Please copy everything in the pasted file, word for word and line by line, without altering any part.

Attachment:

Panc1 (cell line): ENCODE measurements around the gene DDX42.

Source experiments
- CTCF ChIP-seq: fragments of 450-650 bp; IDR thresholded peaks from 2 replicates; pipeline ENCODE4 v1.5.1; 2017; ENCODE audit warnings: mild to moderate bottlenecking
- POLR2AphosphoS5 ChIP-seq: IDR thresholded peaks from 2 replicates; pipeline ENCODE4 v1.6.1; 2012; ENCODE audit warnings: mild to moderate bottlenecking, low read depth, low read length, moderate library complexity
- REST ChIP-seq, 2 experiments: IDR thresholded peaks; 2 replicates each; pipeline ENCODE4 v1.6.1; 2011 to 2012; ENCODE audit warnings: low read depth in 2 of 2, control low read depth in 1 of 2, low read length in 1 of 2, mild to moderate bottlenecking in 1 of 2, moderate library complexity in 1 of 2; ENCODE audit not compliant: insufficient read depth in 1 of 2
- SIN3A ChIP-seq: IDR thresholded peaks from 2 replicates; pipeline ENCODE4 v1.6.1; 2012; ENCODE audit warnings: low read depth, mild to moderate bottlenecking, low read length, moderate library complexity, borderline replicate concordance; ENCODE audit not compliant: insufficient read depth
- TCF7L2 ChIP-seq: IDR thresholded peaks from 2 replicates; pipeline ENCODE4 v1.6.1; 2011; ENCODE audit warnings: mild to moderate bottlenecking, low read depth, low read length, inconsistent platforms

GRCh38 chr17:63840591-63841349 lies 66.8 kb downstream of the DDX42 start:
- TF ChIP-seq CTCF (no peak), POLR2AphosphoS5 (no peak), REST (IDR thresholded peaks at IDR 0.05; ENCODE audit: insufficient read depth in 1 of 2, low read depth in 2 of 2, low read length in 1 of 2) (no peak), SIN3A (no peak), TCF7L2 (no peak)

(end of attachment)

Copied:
Panc1 (cell line): ENCODE measurements around the gene DDX42.

Source experiments
- CTCF ChIP-seq: fragments of 450-650 bp; IDR thresholded peaks from 2 replicates; pipeline ENCODE4 v1.5.1; 2017; ENCODE audit warnings: mild to moderate bottlenecking
- POLR2AphosphoS5 ChIP-seq: IDR thresholded peaks from 2 replicates; pipeline ENCODE4 v1.6.1; 2012; ENCODE audit warnings: mild to moderate bottlenecking, low read depth, low read length, moderate library complexity
- REST ChIP-seq, 2 experiments: IDR thresholded peaks; 2 replicates each; pipeline ENCODE4 v1.6.1; 2011 to 2012; ENCODE audit warnings: low read depth in 2 of 2, control low read depth in 1 of 2, low read length in 1 of 2, mild to moderate bottlenecking in 1 of 2, moderate library complexity in 1 of 2; ENCODE audit not compliant: insufficient read depth in 1 of 2
- SIN3A ChIP-seq: IDR thresholded peaks from 2 replicates; pipeline ENCODE4 v1.6.1; 2012; ENCODE audit warnings: low read depth, mild to moderate bottlenecking, low read length, moderate library complexity, borderline replicate concordance; ENCODE audit not compliant: insufficient read depth
- TCF7L2 ChIP-seq: IDR thresholded peaks from 2 replicates; pipeline ENCODE4 v1.6.1; 2011; ENCODE audit warnings: mild to moderate bottlenecking, low read depth, low read length, inconsistent platforms

GRCh38 chr17:63840591-63841349 lies 66.8 kb downstream of the DDX42 start:
- TF ChIP-seq CTCF (no peak), POLR2AphosphoS5 (no peak), REST (IDR thresholded peaks at IDR 0.05; ENCODE audit: insufficient read depth in 1 of 2, low read depth in 2 of 2, low read length in 1 of 2) (no peak), SIN3A (no peak), TCF7L2 (no peak)